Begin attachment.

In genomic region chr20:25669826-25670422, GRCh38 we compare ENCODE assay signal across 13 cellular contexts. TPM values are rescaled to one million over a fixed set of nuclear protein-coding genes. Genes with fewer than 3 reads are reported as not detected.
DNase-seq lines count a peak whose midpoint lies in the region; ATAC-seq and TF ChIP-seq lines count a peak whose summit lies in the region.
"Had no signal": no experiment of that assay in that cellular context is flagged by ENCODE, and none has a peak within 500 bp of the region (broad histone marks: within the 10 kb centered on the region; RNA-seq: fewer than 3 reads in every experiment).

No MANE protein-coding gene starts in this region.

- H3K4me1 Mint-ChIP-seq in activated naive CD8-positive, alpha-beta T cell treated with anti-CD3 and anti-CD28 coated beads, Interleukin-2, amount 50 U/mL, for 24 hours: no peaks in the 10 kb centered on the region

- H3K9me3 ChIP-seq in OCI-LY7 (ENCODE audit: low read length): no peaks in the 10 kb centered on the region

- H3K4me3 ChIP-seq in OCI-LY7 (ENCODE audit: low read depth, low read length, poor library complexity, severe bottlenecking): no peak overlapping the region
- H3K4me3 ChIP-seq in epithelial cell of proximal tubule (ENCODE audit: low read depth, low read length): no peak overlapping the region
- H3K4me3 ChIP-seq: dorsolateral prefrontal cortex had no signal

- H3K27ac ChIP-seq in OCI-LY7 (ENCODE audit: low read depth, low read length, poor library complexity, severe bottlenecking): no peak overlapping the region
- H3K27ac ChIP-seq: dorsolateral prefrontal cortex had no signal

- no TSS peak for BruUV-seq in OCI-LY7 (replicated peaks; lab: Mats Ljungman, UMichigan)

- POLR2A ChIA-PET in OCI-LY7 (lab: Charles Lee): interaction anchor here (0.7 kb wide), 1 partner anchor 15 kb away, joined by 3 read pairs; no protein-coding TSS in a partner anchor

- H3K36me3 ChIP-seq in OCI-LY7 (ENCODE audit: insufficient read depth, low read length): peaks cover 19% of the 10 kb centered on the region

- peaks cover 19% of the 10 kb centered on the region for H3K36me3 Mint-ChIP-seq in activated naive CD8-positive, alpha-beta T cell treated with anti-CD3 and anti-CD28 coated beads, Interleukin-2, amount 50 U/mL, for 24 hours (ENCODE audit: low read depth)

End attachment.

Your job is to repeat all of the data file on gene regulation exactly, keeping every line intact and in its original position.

In genomic region chr20:25669826-25670422, GRCh38 we compare ENCODE assay signal across 13 cellular contexts. TPM values are rescaled to one million over a fixed set of nuclear protein-coding genes. Genes with fewer than 3 reads are reported as not detected.
DNase-seq lines count a peak whose midpoint lies in the region; ATAC-seq and TF ChIP-seq lines count a peak whose summit lies in the region.
"Had no signal": no experiment of that assay in that cellular context is flagged by ENCODE, and none has a peak within 500 bp of the region (broad histone marks: within the 10 kb centered on the region; RNA-seq: fewer than 3 reads in every experiment).

No MANE protein-coding gene starts in this region.

- H3K4me1 Mint-ChIP-seq in activated naive CD8-positive, alpha-beta T cell treated with anti-CD3 and anti-CD28 coated beads, Interleukin-2, amount 50 U/mL, for 24 hours: no peaks in the 10 kb centered on the region

- H3K9me3 ChIP-seq in OCI-LY7 (ENCODE audit: low read length): no peaks in the 10 kb centered on the region

- H3K4me3 ChIP-seq in OCI-LY7 (ENCODE audit: low read depth, low read length, poor library complexity, severe bottlenecking): no peak overlapping the region
- H3K4me3 ChIP-seq in epithelial cell of proximal tubule (ENCODE audit: low read depth, low read length): no peak overlapping the region
- H3K4me3 ChIP-seq: dorsolateral prefrontal cortex had no signal

- H3K27ac ChIP-seq in OCI-LY7 (ENCODE audit: low read depth, low read length, poor library complexity, severe bottlenecking): no peak overlapping the region
- H3K27ac ChIP-seq: dorsolateral prefrontal cortex had no signal

- no TSS peak for BruUV-seq in OCI-LY7 (replicated peaks; lab: Mats Ljungman, UMichigan)

- POLR2A ChIA-PET in OCI-LY7 (lab: Charles Lee): interaction anchor here (0.7 kb wide), 1 partner anchor 15 kb away, joined by 3 read pairs; no protein-coding TSS in a partner anchor

- H3K36me3 ChIP-seq in OCI-LY7 (ENCODE audit: insufficient read depth, low read length): peaks cover 19% of the 10 kb centered on the region

- peaks cover 19% of the 10 kb centered on the region for H3K36me3 Mint-ChIP-seq in activated naive CD8-positive, alpha-beta T cell treated with anti-CD3 and anti-CD28 coated beads, Interleukin-2, amount 50 U/mL, for 24 hours (ENCODE audit: low read depth)